Guest column: Dave Gipson: On abortion: Fighting words

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Guest commentary

This past Sunday was National Sanctity of Life Sunday, in remembrance of the Roe v. Wade court ruling. I’m embarrassed to say I didn’t mention it at church. So maybe this essay is my penance.

It’s not that I don’t believe in the sanctity of life — I am very firmly pro-life. But honestly, abortion’s tough to talk about anymore. And I think that’s by design.

Pro-choice advocates make it clear that by merely feeling queasy about abortion, we’re trampling on their rights. The slightest attempt to limit them in any way signs you up for the “war against women.” You’re now a bully sending young ladies to prison and forcing them into “back-alley abortions.” You’re an extremist, even though the lack of tolerance for any dialogue is what strikes me as truly extreme.

I hate confrontations, maybe because I grew up in a home where I often had to play the “peacemaker.” I want people to know how sincerely I care about them, even those with whom I disagree. It grieves me deeply that by simply stating an opinion, people will distance themselves from me. I’m prepared for the inevitable “hate mail” (I think). But is there any hope left for us if we can no longer speak publicly about two of our most cherished values — personal freedom and life itself?

I know, I should “keep my religion to myself,” right? However, I think those who see this as strictly a moral issue are blind to what abortion is doing to our society.

If I were an atheist, I would still be against abortion.

Thanks to abortion being legal, we have sent the message for the past 41 years that all human life — including our own — is disposable.

Seeing a death on screen used to be shocking. The dead, mummified body of James Cagney at the end of “The Public Enemy” had audiences gasping in 1931. Today, you have to pull out internal organs and consume them to get our kids attention on “The Walking Dead.” Their video games make the number of kills their goal and the more explicit the better. The argument has been whether media reflects the culture or affects the culture. Our questions are simply misplaced. Disrespect for human life has affected both.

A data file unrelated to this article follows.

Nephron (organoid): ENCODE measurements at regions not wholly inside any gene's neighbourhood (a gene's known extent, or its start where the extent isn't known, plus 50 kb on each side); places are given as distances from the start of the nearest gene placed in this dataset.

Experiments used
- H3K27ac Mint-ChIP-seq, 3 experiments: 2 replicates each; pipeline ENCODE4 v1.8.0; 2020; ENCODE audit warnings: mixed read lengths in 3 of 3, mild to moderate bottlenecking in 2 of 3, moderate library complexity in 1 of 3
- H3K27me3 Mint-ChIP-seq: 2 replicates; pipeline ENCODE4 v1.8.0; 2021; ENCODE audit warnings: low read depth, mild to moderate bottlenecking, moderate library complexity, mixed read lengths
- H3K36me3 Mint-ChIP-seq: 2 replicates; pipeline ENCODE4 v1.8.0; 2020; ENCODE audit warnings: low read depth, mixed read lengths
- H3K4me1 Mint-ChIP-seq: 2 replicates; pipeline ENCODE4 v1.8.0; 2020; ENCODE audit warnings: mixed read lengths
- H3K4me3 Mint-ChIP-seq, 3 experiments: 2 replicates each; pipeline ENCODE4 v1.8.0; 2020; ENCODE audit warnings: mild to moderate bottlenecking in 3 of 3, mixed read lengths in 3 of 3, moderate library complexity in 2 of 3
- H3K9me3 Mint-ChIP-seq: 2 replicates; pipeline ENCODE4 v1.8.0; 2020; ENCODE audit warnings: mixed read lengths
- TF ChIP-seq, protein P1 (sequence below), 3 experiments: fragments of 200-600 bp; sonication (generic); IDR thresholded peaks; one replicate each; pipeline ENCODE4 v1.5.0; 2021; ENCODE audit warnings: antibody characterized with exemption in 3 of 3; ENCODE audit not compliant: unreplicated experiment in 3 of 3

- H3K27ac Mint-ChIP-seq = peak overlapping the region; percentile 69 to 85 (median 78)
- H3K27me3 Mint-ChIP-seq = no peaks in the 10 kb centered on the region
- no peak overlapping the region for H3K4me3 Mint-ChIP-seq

Critics say pro-lifers are arbitrarily picking where life begins. Does it begin in the first trimester? The second? At conception itself? The answer our laws have chosen is basically “after the birth canal.” This led to the horrific practice of “partial-birth abortion,” where the child is gruesomely killed while still partially in the womb. Don’t worry, I’m not going into more detail. When you have time, Google it. Good luck avoiding the pictures.

But isn’t drawing the line at the birth canal incredibly, ridiculously arbitrary itself? The only thing that’s substantially changed is the geography of the baby. This is the logical fallacy our young people are recognizing. We tell them if an unborn child is a nuisance to their lifestyle, they can kill it as long as it’s on this side of their anatomy. Yet what if the child is a nuisance after it is born? Well, that’s murder, right? So that slight change in geography constitutes the difference between a “choice” and a felony?

Our kids aren’t buying it. No, I’m not saying they are pro-life — quite the opposite. They are completely sold out to being “pro me.” Anything that inconveniences me or threatens my lifestyle is worth attacking. So domestic homicides and spousal and child abuse are just the next logical steps if you ignore that “birth canal” ruse.

Our kids didn’t used to kill each other in schools. Drive-by shootings almost never happened when I was a teenager. People didn’t walk into theaters shooting random bystanders. We’re already asking how much money we should spend to continue the lives of the terminal ill and senior adults, and it’ll certainly get interesting once the government calls all the final shots on that one.

What changed wasn’t gun control or law enforcement; what changed was we gradually stopped valuing any human life other than our own. While we continue to argue about who’s right or wrong, we don’t see we’re really digging our own graves.

Whether you believe in God or not, abortion is not just morally wrong. It is our nation collectively saying “no life matters but my own.”

In doing so, we’re not just committing homicide. We are committing national suicide.

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